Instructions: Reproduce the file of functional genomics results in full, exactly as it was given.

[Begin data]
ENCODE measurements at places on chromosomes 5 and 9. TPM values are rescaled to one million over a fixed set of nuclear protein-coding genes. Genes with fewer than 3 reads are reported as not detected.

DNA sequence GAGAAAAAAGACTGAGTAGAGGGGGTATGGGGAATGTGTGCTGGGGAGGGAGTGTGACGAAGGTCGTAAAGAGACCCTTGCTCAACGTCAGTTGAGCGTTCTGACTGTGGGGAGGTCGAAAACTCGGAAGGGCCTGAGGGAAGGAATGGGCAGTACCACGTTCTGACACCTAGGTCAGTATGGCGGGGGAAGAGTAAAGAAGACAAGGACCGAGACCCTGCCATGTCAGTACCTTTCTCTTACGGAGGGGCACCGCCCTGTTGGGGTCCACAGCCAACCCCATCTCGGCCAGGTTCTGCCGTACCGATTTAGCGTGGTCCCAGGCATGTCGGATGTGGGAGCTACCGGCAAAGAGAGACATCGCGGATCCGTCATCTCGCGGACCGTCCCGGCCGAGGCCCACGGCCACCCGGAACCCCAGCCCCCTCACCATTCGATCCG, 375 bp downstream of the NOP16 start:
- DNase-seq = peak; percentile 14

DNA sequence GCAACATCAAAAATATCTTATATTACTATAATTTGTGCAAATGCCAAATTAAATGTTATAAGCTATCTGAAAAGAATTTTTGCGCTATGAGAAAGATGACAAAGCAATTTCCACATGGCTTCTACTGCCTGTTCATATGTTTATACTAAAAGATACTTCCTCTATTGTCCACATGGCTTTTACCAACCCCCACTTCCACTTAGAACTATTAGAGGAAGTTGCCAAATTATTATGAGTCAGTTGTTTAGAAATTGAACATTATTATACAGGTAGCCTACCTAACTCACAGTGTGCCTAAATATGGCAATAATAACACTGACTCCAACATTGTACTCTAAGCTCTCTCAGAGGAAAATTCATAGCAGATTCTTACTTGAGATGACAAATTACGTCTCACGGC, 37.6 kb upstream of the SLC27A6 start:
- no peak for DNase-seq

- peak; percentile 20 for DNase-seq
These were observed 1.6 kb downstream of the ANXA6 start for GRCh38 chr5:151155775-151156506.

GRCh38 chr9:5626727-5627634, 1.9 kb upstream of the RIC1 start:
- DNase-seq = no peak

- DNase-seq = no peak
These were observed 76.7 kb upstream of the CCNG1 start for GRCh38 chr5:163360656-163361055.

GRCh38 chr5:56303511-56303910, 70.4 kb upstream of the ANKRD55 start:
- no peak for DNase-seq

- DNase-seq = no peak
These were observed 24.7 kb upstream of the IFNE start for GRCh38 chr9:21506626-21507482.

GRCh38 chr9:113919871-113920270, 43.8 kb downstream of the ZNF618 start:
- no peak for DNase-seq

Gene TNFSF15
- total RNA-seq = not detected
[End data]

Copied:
ENCODE measurements at places on chromosomes 5 and 9. TPM values are rescaled to one million over a fixed set of nuclear protein-coding genes. Genes with fewer than 3 reads are reported as not detected.

DNA sequence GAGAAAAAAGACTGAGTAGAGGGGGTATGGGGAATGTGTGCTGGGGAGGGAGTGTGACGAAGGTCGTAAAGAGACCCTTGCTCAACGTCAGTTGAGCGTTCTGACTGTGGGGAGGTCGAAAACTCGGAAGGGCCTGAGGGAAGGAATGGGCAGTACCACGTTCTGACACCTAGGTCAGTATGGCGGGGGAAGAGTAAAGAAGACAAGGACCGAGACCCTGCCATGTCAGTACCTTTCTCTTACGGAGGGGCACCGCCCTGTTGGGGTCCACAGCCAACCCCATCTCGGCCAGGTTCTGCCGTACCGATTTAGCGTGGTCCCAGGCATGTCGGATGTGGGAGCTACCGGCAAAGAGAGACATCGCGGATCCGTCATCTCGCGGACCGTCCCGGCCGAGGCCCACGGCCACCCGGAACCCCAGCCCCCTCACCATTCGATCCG, 375 bp downstream of the NOP16 start:
- DNase-seq = peak; percentile 14

DNA sequence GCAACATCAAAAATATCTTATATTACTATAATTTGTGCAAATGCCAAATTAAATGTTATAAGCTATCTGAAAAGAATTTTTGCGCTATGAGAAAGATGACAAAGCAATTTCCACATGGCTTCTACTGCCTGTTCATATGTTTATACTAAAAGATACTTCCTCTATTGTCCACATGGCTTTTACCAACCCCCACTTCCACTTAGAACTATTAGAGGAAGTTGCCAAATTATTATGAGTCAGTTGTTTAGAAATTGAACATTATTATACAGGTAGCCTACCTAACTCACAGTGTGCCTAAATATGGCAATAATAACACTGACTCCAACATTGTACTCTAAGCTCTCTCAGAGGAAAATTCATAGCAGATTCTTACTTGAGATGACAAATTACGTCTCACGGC, 37.6 kb upstream of the SLC27A6 start:
- no peak for DNase-seq

- peak; percentile 20 for DNase-seq
These were observed 1.6 kb downstream of the ANXA6 start for GRCh38 chr5:151155775-151156506.

GRCh38 chr9:5626727-5627634, 1.9 kb upstream of the RIC1 start:
- DNase-seq = no peak

- DNase-seq = no peak
These were observed 76.7 kb upstream of the CCNG1 start for GRCh38 chr5:163360656-163361055.

GRCh38 chr5:56303511-56303910, 70.4 kb upstream of the ANKRD55 start:
- no peak for DNase-seq

- DNase-seq = no peak
These were observed 24.7 kb upstream of the IFNE start for GRCh38 chr9:21506626-21507482.

GRCh38 chr9:113919871-113920270, 43.8 kb downstream of the ZNF618 start:
- no peak for DNase-seq

Gene TNFSF15
- total RNA-seq = not detected